Last year, President Xi Jinping made a vow to make Chinese vaccines a 'global public good' available for purchase at a 'fair and reasonable price,' with plans to aid at least 53 countries.
Beijing masterfully presented itself as a global health leader to African, Asian, and European countries by donating masks around the globe and then distributing vaccine cargo via its 'Health Silk Road.' The list of vaccine benefactor countries includes 19 African countries, Colombia, and Serbia. Although some countries received medical supplies as 'donations,' other nations paid for the equipment or took out a loan from China to pay for the vaccine shipments. While there is virtually zero desire for Chinese vaccines in the west, Beijing has found many willing recipients for its vaccine in the low- and middle-income countries in Africa, Asia, and Latin America.
In Asia, 90 percent of the ASEAN countries, except Vietnam, plan to use Chinese vaccines, and Beijing promised to donate vaccines to Brunei, Cambodia, Laos, and Myanmar. The Philippines received a donation, to which it responded with a purchase of more vaccines, while Indonesia, Malaysia, Singapore, and Thailand went ahead and purchased the vaccines outright. In places like Sri Lanka, Nepal, and Bangladesh, China competes with India for vaccine exposure.
While Chinese grant activity in Africa is not uncommon, the pandemic response improves Beijing's diplomatic image, as Washington criticizes Beijing's human rights record.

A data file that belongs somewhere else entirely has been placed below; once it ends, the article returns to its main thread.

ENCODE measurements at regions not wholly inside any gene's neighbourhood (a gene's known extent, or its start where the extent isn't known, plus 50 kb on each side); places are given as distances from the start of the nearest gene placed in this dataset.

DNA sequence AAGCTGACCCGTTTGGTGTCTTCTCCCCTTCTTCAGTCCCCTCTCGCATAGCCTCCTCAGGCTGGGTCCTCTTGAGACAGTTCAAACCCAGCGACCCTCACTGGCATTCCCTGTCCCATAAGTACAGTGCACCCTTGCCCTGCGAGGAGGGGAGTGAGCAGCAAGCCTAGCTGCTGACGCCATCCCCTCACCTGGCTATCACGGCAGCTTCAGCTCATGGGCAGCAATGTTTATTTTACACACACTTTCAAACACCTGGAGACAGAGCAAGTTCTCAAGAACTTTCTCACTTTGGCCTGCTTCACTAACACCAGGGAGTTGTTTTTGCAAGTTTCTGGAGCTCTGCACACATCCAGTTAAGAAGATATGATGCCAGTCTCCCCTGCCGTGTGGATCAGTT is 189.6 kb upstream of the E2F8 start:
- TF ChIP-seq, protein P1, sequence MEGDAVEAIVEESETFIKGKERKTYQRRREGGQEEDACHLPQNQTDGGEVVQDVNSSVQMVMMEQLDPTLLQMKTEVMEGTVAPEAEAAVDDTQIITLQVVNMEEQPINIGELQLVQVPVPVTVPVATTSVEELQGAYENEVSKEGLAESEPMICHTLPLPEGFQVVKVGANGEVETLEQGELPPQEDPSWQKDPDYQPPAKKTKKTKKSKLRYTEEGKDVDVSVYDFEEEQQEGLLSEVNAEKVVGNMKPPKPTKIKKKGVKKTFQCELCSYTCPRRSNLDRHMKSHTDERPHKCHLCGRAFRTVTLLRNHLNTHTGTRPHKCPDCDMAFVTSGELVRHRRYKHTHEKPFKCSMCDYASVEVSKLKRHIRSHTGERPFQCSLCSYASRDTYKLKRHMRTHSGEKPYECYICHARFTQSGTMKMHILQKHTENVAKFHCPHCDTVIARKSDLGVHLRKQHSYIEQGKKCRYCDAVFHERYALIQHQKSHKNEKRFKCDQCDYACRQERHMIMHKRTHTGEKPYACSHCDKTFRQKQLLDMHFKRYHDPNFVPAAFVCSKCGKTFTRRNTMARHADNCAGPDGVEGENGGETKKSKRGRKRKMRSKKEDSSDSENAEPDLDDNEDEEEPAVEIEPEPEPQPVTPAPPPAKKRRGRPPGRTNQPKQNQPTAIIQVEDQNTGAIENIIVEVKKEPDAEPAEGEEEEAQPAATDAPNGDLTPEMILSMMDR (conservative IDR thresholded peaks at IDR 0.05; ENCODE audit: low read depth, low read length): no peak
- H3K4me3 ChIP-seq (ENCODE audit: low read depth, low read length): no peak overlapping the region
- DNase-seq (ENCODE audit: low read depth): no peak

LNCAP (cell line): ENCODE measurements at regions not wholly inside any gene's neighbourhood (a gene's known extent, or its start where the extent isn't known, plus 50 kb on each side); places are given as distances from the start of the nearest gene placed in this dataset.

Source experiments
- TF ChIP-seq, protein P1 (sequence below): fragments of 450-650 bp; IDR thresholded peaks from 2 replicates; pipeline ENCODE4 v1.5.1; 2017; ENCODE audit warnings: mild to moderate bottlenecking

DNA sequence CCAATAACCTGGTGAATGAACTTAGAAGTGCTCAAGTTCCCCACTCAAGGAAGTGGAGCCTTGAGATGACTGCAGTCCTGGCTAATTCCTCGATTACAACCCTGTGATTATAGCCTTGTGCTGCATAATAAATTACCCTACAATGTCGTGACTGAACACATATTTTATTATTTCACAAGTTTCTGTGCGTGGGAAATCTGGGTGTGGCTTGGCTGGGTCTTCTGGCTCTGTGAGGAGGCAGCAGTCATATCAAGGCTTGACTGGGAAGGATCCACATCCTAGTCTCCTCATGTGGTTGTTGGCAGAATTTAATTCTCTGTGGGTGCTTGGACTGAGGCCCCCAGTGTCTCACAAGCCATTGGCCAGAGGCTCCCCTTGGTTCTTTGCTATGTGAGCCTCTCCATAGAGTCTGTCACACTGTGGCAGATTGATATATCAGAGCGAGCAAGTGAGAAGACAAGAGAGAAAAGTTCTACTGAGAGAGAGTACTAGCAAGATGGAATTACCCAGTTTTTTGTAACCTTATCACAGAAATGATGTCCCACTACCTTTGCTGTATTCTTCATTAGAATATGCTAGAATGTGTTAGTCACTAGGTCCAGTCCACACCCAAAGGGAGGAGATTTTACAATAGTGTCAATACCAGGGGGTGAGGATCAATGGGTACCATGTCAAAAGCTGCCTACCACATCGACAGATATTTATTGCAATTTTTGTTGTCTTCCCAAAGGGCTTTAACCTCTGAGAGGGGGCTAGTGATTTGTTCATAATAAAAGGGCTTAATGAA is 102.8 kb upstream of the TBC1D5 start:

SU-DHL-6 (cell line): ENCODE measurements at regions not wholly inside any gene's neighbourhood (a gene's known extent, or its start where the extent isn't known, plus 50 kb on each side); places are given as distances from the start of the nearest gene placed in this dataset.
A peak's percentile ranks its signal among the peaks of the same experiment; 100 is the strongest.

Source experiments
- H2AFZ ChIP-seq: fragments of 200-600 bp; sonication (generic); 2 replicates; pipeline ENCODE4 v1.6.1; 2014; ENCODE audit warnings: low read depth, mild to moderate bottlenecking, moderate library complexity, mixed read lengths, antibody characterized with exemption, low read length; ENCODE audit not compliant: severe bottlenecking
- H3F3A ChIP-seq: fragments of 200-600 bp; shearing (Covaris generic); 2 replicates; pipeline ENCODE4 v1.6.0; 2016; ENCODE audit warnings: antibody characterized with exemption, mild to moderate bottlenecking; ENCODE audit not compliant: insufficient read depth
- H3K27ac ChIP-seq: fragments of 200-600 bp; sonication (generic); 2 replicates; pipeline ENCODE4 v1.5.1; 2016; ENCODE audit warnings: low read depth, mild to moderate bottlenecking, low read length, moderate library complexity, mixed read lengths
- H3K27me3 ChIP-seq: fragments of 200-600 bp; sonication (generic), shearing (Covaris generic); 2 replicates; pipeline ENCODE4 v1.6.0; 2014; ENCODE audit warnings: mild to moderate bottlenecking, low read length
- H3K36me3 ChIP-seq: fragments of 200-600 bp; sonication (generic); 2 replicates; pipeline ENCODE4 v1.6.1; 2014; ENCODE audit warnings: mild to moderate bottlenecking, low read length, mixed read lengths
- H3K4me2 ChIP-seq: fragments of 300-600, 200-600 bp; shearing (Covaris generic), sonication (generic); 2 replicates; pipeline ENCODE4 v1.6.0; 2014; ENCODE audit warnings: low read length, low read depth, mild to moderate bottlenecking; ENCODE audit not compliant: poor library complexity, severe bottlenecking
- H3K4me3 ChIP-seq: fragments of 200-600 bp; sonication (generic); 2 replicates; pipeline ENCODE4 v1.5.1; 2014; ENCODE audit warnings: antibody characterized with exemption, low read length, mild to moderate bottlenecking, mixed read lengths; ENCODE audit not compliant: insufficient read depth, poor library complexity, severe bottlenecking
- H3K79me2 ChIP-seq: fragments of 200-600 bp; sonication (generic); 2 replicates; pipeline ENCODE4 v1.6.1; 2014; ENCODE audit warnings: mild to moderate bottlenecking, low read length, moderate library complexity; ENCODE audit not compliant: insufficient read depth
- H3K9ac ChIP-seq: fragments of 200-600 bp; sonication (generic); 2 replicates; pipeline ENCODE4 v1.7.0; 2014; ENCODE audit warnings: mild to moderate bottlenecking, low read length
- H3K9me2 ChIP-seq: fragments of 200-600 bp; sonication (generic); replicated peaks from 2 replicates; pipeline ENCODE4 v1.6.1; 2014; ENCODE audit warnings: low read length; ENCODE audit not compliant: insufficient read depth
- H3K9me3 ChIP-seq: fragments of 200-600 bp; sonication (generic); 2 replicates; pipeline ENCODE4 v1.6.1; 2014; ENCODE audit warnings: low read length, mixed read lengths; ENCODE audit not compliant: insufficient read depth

Like China, Russia engages in 'vaccine diplomacy' with their Sputnik V vaccine's rollout in Argentina, Hungary, and Tunisia. Even Mexico expects to receive 24 million doses. However, the Russians rely on pop-up production networks worldwide because production capabilities are limited in Russia.
Colombia is one of 20 countries whose sole supplies come from China and Russia. Although the efficacy rates are relatively lower, the Chinese and Russian doses are not mRNA vaccines like the ones produced by Pfizer, BioNTech, or Moderna. The Chinese vaccine is based on the inactivated virus. However, the efficacy rate varies from country to country; Sinopharm is 91 percent effective in Turkey but 50.4 percent in Brazil.
In Europe, countries turned to China for vaccines after Western production experienced delays. Hungary, the Czech Republic, North Macedonia, Montenegro, and Serbia were the first European countries to start using the Chinese vaccine. The Czech Republic asked Beijing to deliver shipments, while the Poles are considering receiving vaccines from China as well.
Hungarian Prime Minister Viktor Orbán praised Beijing, saying Hungary was "grateful to the People's Republic of China and President Xi personally for all the help in this challenging period."
Officials from European countries that bought Chinese shots say an explicit quid pro quo was neither requested nor given. However, many governments have failed to disclose vaccine contract details to the public. Some reports allege that rapid vaccine deliveries could be tied to sewage, waste treatment, and landfill infrastructure projects in municipalities across countries such as Serbia.